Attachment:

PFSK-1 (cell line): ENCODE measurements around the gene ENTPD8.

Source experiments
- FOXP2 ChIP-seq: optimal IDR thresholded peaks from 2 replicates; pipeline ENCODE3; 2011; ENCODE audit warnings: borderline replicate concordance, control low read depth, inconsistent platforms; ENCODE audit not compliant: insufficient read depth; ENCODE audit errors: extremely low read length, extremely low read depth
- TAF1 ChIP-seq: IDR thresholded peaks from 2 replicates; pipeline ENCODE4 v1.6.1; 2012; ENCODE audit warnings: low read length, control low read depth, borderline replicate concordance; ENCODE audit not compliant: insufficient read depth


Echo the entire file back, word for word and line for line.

PFSK-1 (cell line): ENCODE measurements around the gene ENTPD8.

Source experiments
- FOXP2 ChIP-seq: optimal IDR thresholded peaks from 2 replicates; pipeline ENCODE3; 2011; ENCODE audit warnings: borderline replicate concordance, control low read depth, inconsistent platforms; ENCODE audit not compliant: insufficient read depth; ENCODE audit errors: extremely low read length, extremely low read depth
- TAF1 ChIP-seq: IDR thresholded peaks from 2 replicates; pipeline ENCODE4 v1.6.1; 2012; ENCODE audit warnings: low read length, control low read depth, borderline replicate concordance; ENCODE audit not compliant: insufficient read depth